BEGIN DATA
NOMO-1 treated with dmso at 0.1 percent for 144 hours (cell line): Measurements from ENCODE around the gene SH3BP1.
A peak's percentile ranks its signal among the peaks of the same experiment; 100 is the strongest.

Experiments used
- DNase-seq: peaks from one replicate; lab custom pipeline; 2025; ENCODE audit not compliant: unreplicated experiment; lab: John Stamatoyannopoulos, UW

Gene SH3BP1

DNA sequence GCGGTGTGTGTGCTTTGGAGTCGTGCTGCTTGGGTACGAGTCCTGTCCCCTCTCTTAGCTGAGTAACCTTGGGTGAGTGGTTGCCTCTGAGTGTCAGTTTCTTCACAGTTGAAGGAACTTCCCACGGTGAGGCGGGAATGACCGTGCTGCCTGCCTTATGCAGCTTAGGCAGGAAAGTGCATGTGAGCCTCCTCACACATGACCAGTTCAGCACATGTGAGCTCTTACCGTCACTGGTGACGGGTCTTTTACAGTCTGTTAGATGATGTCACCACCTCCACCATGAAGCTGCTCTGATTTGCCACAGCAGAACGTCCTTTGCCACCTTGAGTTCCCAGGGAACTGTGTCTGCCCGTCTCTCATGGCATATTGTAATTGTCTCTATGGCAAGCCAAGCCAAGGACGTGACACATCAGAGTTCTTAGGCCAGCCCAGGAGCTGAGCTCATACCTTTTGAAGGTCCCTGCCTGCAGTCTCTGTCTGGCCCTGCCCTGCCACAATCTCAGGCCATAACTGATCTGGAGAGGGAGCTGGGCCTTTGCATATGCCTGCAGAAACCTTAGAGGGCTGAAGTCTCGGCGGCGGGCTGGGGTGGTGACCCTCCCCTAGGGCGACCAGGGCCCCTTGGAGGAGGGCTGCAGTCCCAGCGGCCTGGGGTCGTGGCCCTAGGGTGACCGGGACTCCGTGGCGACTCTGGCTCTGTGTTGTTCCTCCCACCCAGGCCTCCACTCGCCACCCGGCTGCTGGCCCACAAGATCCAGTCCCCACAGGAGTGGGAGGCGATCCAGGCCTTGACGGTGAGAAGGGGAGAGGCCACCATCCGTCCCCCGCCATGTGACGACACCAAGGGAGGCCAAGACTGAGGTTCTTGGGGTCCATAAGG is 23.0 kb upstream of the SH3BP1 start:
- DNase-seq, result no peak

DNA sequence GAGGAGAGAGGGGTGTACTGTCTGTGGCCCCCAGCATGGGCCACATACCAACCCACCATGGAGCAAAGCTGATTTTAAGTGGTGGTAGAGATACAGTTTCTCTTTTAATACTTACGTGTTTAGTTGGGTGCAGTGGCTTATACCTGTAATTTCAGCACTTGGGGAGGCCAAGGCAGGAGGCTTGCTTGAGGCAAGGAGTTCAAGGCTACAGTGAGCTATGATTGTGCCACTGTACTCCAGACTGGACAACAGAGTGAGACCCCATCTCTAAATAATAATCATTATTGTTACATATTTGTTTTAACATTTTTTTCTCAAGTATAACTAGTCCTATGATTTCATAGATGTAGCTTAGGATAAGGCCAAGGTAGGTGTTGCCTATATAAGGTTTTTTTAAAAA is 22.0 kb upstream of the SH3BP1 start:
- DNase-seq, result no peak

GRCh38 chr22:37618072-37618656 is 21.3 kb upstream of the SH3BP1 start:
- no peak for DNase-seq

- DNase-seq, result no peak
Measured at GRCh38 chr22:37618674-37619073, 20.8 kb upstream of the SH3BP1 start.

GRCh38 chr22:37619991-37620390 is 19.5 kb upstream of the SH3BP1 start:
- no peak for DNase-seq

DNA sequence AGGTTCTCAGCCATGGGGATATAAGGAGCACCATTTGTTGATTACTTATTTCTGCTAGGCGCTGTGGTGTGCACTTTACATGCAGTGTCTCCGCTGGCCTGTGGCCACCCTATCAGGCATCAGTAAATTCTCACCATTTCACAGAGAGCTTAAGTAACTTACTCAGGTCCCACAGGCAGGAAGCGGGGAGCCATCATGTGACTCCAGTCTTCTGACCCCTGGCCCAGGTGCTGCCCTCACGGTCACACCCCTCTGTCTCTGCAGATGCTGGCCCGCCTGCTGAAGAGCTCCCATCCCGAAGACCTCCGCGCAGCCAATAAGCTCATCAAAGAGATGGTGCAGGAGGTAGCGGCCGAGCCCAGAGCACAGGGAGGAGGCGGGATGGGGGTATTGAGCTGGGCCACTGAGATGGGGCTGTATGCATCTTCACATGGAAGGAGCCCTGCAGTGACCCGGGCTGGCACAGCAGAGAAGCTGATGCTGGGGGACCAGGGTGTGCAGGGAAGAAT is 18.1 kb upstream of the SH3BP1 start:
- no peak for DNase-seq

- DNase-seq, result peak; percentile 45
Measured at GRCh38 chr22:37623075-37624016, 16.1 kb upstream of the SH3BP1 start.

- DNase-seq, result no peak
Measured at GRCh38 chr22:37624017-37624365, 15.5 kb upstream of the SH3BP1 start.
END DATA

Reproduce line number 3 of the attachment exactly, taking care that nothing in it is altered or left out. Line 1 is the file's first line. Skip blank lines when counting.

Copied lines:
Experiments used